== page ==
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Starbucks also hopes to have a net-positive effect on the environment, announcing in January 2020 that it “aspires to be a resource-positive company, giving more than it takes from the planet.” It plans to do this by expanding plant-based menu options; shifting to reusable packaging; investing in innovative and regenerative agricultural practices, reforestation, forest conservation and water replenishment in the Starbucks supply chain; investing in more sustainable ways to manage waste; and developing more eco-friendly stores, operations, manufacturing and delivery methods.

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In June 2020, Unilever announced its plan to achieve net zero emissions from all its products by 2039. The maker of over 400 brands — including Ben & Jerry’s and Axe — said it will be focusing on reducing greenhouse gas emissions from its operations while also protecting and regenerating nature.

“We will reduce the impact that our products and our operations have on the environment, and we will do our part to bring the planet back to health,” Alan Jope, CEO of Unilever, said in a press release.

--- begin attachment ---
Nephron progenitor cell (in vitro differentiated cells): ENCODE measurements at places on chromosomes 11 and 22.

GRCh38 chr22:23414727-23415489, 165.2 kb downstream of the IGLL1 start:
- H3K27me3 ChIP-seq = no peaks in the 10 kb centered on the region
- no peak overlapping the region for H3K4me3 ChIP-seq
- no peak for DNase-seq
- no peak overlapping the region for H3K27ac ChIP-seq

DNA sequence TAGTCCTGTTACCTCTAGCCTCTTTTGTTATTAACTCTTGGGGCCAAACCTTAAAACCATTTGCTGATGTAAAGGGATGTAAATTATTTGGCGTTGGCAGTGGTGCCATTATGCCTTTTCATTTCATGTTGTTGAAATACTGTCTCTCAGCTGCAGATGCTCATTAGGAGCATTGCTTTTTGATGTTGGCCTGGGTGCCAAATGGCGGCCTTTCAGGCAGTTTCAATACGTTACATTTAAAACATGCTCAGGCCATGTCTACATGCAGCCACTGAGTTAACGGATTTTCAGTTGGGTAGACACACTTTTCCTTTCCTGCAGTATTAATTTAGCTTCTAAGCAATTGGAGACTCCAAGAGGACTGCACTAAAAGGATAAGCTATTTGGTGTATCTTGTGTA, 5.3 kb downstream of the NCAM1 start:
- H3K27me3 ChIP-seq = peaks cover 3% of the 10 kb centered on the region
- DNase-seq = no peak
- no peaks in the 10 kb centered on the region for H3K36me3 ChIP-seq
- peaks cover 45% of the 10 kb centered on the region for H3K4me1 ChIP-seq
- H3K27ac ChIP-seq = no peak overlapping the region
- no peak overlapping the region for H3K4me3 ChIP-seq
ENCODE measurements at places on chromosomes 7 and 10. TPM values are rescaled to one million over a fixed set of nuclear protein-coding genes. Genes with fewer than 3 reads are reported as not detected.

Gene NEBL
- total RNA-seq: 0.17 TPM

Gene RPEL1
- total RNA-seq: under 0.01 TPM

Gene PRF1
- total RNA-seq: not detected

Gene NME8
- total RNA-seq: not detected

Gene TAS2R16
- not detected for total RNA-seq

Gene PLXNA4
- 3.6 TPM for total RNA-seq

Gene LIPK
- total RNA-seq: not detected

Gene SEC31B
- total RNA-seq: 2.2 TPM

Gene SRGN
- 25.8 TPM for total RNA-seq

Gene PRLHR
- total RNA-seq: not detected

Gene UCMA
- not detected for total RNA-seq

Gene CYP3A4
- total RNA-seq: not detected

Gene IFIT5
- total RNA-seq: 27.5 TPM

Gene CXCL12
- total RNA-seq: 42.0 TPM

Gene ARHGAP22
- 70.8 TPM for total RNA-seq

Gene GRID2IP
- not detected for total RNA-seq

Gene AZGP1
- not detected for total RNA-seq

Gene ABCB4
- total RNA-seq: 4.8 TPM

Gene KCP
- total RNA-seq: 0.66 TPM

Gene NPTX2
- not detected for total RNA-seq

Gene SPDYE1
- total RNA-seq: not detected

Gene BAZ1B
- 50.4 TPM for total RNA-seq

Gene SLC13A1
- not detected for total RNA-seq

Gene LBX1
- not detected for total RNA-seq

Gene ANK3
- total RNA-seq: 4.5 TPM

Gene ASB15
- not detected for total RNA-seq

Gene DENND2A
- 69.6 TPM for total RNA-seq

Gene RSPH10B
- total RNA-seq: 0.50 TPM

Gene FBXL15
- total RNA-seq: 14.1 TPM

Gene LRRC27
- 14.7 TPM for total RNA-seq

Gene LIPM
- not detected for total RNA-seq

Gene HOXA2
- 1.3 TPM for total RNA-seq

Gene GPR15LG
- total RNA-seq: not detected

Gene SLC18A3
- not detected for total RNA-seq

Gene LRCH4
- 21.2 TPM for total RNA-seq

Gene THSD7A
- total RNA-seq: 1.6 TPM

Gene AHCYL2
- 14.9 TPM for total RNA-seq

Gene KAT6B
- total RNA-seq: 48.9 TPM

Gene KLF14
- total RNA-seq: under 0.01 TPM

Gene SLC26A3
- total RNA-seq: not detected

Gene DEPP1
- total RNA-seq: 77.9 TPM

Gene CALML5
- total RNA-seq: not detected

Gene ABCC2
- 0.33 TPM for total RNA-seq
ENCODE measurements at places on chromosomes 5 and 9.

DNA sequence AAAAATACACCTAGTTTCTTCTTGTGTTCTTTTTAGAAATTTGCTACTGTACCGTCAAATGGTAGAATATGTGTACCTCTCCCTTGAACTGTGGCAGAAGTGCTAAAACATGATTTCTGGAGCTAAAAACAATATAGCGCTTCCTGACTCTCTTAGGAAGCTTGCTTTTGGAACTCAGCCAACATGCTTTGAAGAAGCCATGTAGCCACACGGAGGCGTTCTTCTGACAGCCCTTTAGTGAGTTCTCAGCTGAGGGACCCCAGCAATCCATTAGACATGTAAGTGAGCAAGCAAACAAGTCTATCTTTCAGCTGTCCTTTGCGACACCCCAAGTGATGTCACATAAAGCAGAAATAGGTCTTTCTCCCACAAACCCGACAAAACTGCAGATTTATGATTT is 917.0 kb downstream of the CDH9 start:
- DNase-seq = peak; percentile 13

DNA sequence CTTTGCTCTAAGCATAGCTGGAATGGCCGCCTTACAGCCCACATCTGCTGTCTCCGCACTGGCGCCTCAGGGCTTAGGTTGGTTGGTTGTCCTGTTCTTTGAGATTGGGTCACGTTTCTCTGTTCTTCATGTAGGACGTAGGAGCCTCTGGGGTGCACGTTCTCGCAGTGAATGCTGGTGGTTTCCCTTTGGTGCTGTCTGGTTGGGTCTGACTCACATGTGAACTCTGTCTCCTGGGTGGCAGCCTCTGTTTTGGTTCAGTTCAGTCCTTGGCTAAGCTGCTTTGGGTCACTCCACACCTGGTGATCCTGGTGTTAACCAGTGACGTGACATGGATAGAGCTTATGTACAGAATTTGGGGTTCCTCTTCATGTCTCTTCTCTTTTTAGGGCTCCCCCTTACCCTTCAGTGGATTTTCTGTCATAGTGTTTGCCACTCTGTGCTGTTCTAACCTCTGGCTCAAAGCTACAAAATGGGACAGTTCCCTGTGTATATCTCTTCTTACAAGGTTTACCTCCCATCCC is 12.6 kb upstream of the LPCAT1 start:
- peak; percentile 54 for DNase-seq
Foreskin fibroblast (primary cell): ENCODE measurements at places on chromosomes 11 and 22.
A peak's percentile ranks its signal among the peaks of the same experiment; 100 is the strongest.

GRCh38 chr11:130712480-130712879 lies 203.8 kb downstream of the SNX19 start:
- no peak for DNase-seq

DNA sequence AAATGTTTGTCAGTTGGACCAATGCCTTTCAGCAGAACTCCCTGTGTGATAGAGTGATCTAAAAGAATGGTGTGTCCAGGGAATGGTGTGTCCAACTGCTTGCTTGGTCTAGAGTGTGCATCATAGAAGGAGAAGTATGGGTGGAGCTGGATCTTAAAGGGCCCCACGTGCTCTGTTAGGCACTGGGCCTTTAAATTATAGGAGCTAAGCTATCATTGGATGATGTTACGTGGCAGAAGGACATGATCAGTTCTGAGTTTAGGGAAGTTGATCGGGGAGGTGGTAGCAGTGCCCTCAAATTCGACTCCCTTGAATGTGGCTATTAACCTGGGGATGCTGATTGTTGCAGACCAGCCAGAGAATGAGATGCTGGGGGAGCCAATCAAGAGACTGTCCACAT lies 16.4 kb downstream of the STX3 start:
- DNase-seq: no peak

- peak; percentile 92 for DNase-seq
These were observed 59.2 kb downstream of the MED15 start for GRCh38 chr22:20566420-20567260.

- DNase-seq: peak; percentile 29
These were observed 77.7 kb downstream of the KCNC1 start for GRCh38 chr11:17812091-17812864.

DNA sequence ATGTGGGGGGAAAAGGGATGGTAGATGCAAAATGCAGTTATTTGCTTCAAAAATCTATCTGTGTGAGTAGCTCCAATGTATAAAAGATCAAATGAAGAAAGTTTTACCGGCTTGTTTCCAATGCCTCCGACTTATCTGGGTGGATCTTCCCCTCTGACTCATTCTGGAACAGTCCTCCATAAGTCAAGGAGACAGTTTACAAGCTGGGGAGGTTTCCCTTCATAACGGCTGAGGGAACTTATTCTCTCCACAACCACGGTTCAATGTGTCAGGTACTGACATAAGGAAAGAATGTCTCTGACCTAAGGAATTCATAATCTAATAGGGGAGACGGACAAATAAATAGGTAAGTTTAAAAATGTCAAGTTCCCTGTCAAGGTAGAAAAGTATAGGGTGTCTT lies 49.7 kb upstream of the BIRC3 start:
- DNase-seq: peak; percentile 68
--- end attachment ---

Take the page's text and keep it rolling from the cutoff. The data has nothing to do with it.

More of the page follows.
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In 2019, Verizon announced that it will go carbon neutral by 2035. The telecommunications company will be reducing carbon intensity, offsetting carbon emissions through a green energy initiative, sourcing more renewable energy and planting 2 million trees by 2030.

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In September 2020, Walmart — the world’s largest retailer — announced that it was targeting zero emissions by 2040 and aims to protect, manage or restore at least 50 million acres of land and one million square miles of ocean by 2030.

“The commitments we’re making today not only aim to decarbonize Walmart’s global operations, they also put us on the path to becoming a regenerative company — one that works to restore, renew and replenish in addition to preserving our planet, and encourages others to do the same,” Doug McMillon, president and CEO of Walmart, said in a press release.